• SDG Story: Tallinn

      Guidelines for the implementation and monitoring of the sustainable development goals in the framework of Tallinn 2035 Development Strategy.

    • SDG Story: Jihlava

      Jihlava vision concept: aim is to be safe, socially cohesive, green and accessible city.

    • SDG Story: Bratislava

      Where are we coming from?

      Even though the first mention of Bratislava appears in 907, Bratislava is one of the youngest capitals in Europe (1993).

    • SDG Story: Reggio Emilia

      Where are we coming from? The city profile.

      Reggio Emilia is renowned in educational circles, with the philosophy known as the “Reggio Emilia Approach”; for pre-school and primary school children developed in the city shortly after World War II. At the same time, contemporary art, ancient monuments, and exhibitions such as Fotografia Europea have made the city rich in culture and social change —supported by the business community, services and the university. The city is connected by high-speed train to Milan, Bologna and Florence, and is within 45 minutes’ reach to all those cities. Reggio is the city of relations with Africa, the city of cycle paths and of Parmigiano Reggiano.

    • SDG Story: Veliki Preslav

      The third newspaper of tomorrow is here and it's from Veliki Presav, Bulgaria.
      Very inspirational article of how the city looks like beyond 2030, and as they declare - Veliki Preslav will be the most sustainable small city in their land.

    • SDG Story: Klaipėda

      In the visioning phase of our network, partners worked hard to co-create their visions for localizing the SDGs in their cities. The stories tell their vision for how to localise the SDGs in their cities.
      Here you can get a glimpse of Klaipėda - vibrant, smart, inclusive.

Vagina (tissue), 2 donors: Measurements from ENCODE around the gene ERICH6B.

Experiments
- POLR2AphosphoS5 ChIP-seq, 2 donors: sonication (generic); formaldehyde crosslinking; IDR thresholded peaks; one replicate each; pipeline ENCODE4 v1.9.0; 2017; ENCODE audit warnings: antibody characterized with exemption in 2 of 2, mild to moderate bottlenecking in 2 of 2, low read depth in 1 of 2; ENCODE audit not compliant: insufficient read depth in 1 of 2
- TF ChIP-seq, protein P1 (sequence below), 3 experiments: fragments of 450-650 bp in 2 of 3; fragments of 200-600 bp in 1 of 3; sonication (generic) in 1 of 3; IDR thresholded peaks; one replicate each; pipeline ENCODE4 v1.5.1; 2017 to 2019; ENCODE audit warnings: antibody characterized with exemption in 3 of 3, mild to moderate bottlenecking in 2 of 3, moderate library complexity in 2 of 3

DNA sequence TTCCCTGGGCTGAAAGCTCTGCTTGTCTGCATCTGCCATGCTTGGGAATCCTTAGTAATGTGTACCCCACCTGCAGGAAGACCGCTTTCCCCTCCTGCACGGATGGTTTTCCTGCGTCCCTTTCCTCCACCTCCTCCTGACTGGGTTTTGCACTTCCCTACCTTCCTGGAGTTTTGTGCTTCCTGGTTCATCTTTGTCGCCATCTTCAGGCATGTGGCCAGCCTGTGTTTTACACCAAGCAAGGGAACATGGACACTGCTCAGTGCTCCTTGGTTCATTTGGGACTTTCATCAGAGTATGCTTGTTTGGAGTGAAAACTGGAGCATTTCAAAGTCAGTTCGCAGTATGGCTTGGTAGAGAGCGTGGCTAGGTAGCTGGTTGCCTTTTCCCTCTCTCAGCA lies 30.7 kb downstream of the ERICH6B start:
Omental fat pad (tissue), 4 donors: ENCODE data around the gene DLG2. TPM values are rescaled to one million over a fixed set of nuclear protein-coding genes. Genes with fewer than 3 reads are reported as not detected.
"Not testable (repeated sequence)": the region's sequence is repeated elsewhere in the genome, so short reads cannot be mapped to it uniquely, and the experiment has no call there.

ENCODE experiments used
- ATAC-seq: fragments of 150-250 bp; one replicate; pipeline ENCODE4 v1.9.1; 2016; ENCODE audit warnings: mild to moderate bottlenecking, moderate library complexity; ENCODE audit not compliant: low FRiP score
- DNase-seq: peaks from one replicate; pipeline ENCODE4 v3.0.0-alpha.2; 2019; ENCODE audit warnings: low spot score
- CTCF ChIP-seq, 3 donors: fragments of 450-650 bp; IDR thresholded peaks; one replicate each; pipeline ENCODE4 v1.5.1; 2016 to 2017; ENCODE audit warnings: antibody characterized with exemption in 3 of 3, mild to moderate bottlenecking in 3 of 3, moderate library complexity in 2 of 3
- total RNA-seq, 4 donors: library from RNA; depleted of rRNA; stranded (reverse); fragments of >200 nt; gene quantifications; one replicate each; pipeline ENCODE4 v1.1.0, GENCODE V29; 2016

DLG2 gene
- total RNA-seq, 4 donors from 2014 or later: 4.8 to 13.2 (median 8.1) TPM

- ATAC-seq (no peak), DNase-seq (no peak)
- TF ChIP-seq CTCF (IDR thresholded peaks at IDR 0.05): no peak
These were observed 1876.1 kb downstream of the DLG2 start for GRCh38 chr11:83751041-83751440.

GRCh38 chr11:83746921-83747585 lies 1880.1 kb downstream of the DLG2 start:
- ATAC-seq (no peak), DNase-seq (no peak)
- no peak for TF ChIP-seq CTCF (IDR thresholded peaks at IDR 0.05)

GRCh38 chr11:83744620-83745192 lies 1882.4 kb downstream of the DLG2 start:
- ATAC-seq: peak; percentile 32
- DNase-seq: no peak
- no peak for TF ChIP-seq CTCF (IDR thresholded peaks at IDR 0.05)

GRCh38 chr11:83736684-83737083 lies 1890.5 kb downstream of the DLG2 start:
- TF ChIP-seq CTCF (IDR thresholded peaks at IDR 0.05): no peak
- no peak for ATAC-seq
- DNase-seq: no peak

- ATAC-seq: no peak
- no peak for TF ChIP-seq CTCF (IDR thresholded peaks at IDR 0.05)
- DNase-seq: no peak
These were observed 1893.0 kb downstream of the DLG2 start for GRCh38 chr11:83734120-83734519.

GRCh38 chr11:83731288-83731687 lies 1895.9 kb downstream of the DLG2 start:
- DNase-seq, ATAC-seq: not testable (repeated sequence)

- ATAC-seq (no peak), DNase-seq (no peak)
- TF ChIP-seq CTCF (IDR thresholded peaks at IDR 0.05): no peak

• SDG Story: Heraklion

      In the Visioning phase of our URBACT Global Goals for Cities network in the second half of 2021, partners worked hard to co-create their visions for localizing the sustainable development goals in their cities.
      We’re happy to launch our ,campaign showing the diversity and creativity of the 19 stories.
      First up: Newspaper of future Heraklion -smart, resilient and livable city.

    • The RFSC a relevant tool for the city partners of the GG4C network

      In the course of the life of the Global Goals for Cities (GG4C) network, the 19 city partners used an existing self-assessment tool: the RFSC, or Reference Framework for Sustainable Cities. Based on European principles for sustainable and integrated urban development, the tool available online was used during the diagnosis and visioning phase of the network (as an analytical tool), and partners will use it again in the planning phase (as a planning tool). What is the RFSC? And what did it bring to the network?

    • The Citizen Committee of the La Rochelle Territory Zero Carbon project: How to build trust?

      On January 25, La Rochelle Urban Community presented to the Global Goals for Cities partners its ‘La Rochelle Territory Zero Carbon’ (LRTZC) project towards 2040, highlighting the following main characteristics and innovations : a shared and multilevel governance, an evaluation and financing tool 'the Carbon Cooperative', and a citizen co-construction approach through the establishment of a Citizen Committee.